Experimental Plantings --Six one-acre plots were planted each with a different species (western red-cedar, Port Orford cedar, oriental cedar, redwood, Japanese red pine and Douglas-fir) to test their growth in this region, and their potential use as timber species.

Academic classwork begins; 32 sophomores spend summer quarter at Pack Forest. Duane Covington replaces Carl Ferry as Resident Manager. A sitka spruce plantation is established at the 1.75-mile post on Lathrop Drive. Fire lookout tower is built (72 feet high) on High Point, the highest point on the forest at 2,035 feet; these posts are manned by staff from the Washington State Division of Forestry. By the end of the year, the Pack Forestry Trust donates a total of $100,000 toward the purchase of land and the development of the Charles Lathrop Pack Demonstration Forest.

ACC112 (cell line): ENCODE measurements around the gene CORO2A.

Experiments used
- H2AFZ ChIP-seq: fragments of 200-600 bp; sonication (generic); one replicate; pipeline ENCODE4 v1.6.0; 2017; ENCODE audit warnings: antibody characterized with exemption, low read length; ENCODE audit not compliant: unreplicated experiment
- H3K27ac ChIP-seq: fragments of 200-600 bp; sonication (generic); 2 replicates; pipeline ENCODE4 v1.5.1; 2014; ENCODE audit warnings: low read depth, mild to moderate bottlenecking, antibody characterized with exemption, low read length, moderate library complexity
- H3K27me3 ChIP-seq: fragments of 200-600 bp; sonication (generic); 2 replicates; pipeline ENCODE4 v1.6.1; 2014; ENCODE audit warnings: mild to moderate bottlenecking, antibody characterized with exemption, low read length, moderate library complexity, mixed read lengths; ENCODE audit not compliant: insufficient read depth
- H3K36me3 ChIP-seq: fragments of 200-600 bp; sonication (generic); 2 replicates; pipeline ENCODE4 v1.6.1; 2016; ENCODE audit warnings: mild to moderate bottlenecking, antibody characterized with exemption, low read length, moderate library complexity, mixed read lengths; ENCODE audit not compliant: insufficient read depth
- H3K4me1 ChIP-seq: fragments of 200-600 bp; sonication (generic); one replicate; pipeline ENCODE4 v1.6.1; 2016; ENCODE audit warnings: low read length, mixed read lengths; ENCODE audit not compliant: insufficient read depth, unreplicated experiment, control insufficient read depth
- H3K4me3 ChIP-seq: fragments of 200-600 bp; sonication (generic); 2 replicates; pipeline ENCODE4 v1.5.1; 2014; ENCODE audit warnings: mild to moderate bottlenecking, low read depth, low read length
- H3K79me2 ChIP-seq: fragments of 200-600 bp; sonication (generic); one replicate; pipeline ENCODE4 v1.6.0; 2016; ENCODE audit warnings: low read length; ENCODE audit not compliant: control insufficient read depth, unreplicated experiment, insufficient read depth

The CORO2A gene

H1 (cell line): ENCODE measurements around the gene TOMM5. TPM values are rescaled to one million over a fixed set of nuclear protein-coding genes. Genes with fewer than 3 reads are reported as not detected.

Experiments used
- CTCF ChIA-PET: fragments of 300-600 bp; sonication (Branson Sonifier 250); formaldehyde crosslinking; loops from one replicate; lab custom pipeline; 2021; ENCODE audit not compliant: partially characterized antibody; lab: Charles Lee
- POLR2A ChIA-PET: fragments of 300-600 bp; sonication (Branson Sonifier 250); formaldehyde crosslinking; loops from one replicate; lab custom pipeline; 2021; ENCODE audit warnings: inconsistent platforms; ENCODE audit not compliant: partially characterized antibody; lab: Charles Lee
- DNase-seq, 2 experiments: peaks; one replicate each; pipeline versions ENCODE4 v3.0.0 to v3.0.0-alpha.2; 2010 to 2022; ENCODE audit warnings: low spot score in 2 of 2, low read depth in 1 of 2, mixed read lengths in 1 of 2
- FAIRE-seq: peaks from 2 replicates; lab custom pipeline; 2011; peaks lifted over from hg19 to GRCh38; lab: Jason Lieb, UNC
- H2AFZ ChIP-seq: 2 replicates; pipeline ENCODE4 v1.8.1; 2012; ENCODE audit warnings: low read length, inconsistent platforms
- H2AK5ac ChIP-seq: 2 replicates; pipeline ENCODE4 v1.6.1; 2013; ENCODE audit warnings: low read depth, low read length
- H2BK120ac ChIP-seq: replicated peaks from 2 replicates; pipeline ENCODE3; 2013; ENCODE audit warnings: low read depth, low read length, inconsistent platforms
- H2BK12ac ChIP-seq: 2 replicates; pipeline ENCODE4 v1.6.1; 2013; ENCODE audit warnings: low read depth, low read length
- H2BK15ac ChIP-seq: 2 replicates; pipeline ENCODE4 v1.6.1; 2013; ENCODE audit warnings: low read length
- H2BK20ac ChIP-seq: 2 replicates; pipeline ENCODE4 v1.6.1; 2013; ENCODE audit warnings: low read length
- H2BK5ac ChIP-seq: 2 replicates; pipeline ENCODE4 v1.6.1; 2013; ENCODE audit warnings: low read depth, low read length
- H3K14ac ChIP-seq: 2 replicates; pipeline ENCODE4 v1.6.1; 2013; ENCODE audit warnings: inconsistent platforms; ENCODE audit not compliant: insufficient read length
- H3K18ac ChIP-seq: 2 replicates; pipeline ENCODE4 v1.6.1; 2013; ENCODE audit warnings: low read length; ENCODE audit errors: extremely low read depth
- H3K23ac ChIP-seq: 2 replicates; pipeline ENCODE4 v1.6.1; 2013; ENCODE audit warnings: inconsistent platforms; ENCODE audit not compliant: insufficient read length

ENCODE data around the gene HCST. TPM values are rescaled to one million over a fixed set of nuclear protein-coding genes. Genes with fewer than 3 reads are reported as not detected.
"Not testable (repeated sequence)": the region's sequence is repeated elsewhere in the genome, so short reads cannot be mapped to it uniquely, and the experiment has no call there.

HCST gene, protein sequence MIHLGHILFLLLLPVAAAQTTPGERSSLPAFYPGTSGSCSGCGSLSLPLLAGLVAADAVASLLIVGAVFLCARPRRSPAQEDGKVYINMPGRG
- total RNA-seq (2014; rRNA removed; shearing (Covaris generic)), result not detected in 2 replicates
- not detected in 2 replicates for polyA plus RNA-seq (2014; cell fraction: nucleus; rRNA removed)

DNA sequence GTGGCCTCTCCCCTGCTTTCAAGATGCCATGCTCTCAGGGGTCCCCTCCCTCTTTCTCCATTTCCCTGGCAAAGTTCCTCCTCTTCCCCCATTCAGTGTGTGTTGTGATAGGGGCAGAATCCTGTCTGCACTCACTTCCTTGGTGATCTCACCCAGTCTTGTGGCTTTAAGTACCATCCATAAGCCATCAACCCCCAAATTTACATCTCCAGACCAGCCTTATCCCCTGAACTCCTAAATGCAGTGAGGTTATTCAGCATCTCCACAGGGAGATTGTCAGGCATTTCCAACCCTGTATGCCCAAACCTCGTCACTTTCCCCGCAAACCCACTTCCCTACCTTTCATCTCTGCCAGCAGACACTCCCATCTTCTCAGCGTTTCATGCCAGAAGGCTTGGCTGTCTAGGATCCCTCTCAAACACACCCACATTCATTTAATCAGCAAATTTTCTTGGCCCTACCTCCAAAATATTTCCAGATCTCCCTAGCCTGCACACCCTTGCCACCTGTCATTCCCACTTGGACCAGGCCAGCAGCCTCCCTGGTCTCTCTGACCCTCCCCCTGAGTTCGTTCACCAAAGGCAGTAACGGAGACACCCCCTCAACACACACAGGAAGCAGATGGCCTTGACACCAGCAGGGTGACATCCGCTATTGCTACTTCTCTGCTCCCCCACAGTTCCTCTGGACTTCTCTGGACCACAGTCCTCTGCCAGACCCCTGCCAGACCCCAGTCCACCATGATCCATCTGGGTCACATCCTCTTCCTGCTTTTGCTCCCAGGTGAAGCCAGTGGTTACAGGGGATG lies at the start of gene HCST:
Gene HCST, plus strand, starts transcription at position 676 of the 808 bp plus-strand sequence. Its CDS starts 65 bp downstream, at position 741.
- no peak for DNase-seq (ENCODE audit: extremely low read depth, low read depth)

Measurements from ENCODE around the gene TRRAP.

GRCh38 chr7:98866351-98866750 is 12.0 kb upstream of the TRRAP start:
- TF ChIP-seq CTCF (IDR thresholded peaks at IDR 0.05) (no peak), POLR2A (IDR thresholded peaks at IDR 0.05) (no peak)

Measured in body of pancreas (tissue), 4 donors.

Pack Forest's total land base grows to 2,104 acres. Construction finishes on shingle and sawmill and provides lumber and shingles for Pack Forest buildings and UW campus buildings. With the Great Depression in full swing, President Franklin D. Roosevelt initiates the Civilian Conservation Corps work relief program; Pack Forest becomes "C.C.C. Pack Forest Camp S223." C.C.C. workers build the reservoir dam at a junction between two branches of 27 Creek (an earth-filled cribbed type with a 2.5 million gallon capacity and creosoted wooden pipes to convey water to points of use), fell snags, build roads, trails, Pack Hall, and start an arboretum with stock form the College of Forestry nursery on campus.

The sawmill becomes part of the demonstration equipment, demonstrating the production of boards, shingles, and railroad ties. The allowable cut at Pack Forest grows to 325,000 board feet/year enabling the forest to begin contributing financially to its own maintenance.